There is something particularly upsetting about very, very tall people when they are sad. That being the case, there is an argument to be made that My Haunted, the mournful and lovely new solo album by the tallest man in indie rock—Menomena skin-beater Danny Seim—is the most arrestingly sad record of our time. Recorded by Seim at his Portland home between Menomena tours in the twilight months of 2007, My Haunted collects 13 disarmingly honest, profoundly gentle tracks composed of little more than a nylon-string guitar, remote rhythmic rumblings, and Seim's gossamer voice, invoking loss, religion, and geography. Seim and I discussed his solo work, always done under the nom-de-guitar Lackthereof, as he prepared for My Haunted's digital-and-vinyl-only release on March 1 through local label FILMguerrero.

How long have you been recording as Lackthereof?

Since 1997, I think. I was singing and playing guitar in another band at the time that was always trying to book studio time to make hit records. I was, and still am, terrified of the professional studio atmosphere because of these early experiences. I'm terrible under pressure. I bought a cassette four-track and fell in love with the isolated individual process. I still haven't learned any magic formula for nerdy stuff like making certain tones sound good, but I've learned to try to put more emphasis on the quality of the song rather than the quality of the recording. Recording has always been the central solo activity for me.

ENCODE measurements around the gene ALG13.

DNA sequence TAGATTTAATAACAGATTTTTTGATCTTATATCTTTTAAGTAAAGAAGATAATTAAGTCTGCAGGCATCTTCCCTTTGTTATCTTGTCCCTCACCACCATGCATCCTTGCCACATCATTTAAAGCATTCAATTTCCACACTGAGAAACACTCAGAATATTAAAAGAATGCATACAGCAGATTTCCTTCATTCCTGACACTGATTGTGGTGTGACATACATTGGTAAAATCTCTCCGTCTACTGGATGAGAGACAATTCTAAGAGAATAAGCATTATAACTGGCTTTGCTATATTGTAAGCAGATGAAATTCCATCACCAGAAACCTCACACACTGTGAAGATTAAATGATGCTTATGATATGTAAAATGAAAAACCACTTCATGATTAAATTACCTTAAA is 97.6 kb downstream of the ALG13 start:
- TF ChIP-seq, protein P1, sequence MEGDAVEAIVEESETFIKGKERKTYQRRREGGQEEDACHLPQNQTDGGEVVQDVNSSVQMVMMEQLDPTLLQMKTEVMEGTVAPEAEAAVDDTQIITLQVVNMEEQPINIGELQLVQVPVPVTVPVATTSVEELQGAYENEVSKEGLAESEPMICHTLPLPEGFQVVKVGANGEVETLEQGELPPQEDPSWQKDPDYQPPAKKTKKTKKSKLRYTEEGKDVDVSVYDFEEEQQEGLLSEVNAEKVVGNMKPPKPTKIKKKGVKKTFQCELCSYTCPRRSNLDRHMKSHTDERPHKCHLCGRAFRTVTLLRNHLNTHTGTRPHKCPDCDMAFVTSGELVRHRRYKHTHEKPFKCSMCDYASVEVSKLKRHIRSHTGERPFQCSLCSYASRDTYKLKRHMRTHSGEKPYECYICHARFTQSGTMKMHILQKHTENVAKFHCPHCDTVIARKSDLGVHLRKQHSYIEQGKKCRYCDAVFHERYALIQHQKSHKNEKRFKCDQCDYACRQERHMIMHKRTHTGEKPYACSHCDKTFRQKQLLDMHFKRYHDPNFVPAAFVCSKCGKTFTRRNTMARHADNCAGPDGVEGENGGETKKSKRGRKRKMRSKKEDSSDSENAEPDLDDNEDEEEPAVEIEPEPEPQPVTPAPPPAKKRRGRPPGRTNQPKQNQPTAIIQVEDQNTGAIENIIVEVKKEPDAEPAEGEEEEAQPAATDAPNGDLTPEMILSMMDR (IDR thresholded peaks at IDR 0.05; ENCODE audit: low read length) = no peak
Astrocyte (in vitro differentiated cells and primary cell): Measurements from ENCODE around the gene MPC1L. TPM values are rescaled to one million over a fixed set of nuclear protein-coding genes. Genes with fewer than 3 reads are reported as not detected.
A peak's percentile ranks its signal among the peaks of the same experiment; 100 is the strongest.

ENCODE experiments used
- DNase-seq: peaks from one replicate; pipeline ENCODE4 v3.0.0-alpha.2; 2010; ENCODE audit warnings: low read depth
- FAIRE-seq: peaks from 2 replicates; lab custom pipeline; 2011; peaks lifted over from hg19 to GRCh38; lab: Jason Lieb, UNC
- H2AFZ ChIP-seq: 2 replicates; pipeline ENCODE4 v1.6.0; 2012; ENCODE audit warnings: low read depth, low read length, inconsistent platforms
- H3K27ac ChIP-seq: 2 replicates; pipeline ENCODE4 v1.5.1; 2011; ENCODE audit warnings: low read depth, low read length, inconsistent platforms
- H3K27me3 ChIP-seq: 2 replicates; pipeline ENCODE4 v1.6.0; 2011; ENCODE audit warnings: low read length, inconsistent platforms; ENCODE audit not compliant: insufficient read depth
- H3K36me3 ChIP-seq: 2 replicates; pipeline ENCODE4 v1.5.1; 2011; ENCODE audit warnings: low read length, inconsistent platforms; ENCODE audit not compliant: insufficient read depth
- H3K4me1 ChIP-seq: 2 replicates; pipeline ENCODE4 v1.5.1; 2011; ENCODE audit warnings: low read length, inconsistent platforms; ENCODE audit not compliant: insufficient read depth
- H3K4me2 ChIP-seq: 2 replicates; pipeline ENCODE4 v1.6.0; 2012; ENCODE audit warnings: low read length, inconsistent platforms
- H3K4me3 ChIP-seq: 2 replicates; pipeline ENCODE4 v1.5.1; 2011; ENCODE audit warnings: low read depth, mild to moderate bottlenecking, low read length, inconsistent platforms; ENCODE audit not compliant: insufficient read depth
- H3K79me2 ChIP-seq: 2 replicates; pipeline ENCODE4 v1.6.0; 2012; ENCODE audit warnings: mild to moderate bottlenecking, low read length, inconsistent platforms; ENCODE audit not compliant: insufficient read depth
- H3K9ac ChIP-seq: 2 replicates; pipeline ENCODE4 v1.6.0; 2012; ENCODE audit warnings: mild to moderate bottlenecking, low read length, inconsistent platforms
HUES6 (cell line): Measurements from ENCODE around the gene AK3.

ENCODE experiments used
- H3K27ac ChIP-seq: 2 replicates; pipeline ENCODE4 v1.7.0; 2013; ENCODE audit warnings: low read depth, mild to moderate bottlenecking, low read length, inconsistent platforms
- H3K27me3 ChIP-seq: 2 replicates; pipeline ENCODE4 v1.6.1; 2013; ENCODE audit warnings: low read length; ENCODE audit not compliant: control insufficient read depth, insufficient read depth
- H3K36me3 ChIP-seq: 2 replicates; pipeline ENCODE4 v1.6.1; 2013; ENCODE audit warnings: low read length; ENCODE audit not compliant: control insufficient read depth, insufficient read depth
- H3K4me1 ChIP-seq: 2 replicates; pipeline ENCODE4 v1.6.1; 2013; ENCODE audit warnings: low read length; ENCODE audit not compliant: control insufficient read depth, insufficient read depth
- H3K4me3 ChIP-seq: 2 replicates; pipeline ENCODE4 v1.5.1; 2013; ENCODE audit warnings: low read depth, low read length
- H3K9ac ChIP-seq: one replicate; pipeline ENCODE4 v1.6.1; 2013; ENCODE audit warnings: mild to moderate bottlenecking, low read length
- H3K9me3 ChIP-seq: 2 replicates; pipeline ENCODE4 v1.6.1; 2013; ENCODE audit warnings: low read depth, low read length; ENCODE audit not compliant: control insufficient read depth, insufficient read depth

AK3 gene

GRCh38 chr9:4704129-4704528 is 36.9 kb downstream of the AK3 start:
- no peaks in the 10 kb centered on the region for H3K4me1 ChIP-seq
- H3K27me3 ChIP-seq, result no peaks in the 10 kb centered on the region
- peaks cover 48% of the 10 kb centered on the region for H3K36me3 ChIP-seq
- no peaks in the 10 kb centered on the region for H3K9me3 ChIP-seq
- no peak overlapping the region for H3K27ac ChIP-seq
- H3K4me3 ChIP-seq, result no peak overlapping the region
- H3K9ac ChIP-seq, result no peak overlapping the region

Much has been made of Menomena's computer-based, non-linear writing and recording methodology. How does writing for Lackthereof differ from writing for Menomena?

The Lackthereof process is much different. For starters, there were only a few loops used on this new album, which is an unusual thing for me. Also, all of the songs started out on an acoustic guitar instead of the usual Menomena rhythmic approach. I was intending not to play any drums on this album, but I didn't quite make it.

Compared to the grand scale of Menomena songs, the material on My Haunted seems to be almost in miniature, with vocals nearly whispered, and guitar strings lightly plucked. Are you a fan of intimate folk music? Do you consider My Haunted to fall in that tradition?

I didn't think I liked any folk music at all until I was introduced to Skip Spence via iTunes. (Thanks, iTunes!) And then I realized that most of the music I grew up loving was basically folk music. Like Beck and Pedro the Lion and Elliott Smith. I'm more drawn to the psychedelic folky stuff now, though. Not the "wacky-for-the-sake-of-being-wacky" psychedelic stuff. More like Lee Hazelwood or Cat Stevens. Ugh, name-dropping.

I don't know what "tradition" My Haunted falls into... Not because it's like super-genre-defying or anything. Just because I didn't think about it much while making it. All I knew is that I didn't want to have giant drums dominating everything, like usual. So I used this cheap classical guitar that this guy in Hillsboro once traded me for copies when I was working at Kinko's.